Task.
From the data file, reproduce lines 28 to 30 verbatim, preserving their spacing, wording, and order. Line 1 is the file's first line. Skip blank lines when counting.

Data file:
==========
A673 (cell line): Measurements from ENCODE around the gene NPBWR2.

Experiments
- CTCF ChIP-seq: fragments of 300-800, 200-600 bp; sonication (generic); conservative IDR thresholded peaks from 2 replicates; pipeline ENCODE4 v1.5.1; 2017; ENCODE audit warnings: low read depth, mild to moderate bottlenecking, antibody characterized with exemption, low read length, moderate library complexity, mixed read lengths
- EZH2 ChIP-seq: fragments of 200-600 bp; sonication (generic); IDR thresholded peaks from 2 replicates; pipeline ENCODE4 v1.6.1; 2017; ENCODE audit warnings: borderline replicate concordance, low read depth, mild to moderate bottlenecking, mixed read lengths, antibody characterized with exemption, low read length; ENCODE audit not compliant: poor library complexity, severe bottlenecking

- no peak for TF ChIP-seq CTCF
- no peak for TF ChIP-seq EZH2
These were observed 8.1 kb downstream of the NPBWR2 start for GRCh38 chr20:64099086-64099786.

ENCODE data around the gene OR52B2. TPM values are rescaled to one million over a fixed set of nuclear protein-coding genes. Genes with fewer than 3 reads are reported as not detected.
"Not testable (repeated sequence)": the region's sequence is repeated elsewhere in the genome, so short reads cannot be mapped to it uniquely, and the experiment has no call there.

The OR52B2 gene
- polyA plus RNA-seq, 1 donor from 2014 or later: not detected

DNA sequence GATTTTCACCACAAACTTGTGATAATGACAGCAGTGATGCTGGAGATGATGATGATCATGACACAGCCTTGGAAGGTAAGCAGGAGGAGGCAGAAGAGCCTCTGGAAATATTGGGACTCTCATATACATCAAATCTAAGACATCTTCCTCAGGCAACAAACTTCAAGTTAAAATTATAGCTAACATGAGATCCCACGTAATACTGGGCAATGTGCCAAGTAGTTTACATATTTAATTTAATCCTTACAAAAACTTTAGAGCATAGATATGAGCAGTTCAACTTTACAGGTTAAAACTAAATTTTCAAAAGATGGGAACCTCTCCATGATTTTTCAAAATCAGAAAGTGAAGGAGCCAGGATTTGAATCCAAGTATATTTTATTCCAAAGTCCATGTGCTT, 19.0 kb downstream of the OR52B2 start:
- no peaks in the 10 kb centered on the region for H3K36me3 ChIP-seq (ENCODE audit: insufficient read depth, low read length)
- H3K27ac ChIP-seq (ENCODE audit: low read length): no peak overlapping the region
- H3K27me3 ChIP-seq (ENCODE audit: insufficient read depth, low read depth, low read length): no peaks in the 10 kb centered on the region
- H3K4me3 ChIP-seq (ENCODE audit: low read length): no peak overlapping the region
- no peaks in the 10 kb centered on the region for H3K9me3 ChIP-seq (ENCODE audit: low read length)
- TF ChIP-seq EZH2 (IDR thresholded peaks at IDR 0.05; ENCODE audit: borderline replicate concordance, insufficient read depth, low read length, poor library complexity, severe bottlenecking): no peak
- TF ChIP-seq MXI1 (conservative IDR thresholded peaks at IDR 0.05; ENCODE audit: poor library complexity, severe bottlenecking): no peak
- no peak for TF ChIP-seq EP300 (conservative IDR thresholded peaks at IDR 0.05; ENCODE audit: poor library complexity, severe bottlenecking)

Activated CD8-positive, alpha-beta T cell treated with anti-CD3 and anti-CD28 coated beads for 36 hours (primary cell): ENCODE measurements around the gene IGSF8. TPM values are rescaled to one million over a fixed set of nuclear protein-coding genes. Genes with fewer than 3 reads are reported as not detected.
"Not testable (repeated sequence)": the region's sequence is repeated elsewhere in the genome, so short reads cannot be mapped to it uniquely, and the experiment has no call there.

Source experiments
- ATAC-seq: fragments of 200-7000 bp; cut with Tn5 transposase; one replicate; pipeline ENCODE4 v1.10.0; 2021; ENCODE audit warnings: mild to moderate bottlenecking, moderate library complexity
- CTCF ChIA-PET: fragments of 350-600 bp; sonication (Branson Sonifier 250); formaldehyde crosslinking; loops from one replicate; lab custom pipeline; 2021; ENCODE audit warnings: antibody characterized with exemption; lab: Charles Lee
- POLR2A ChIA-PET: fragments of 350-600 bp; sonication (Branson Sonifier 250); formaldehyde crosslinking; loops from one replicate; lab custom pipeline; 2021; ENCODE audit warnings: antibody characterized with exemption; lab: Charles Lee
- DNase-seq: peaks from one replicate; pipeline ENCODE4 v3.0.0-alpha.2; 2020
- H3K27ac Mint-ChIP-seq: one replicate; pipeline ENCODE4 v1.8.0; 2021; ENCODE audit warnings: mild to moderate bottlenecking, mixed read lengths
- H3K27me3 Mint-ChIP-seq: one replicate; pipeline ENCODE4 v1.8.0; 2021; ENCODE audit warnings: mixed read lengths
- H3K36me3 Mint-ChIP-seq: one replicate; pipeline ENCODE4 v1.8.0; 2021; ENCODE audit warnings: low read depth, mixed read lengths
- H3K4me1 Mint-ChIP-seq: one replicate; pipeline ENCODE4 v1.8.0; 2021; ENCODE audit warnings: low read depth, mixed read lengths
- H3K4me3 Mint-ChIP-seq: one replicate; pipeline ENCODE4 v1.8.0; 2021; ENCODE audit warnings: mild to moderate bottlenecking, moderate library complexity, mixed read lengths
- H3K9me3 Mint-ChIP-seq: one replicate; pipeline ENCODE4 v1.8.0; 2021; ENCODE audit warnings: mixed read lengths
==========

- H3K27ac Mint-ChIP-seq: one replicate; pipeline ENCODE4 v1.8.0; 2021; ENCODE audit warnings: mild to moderate bottlenecking, mixed read lengths
- H3K27me3 Mint-ChIP-seq: one replicate; pipeline ENCODE4 v1.8.0; 2021; ENCODE audit warnings: mixed read lengths
- H3K36me3 Mint-ChIP-seq: one replicate; pipeline ENCODE4 v1.8.0; 2021; ENCODE audit warnings: low read depth, mixed read lengths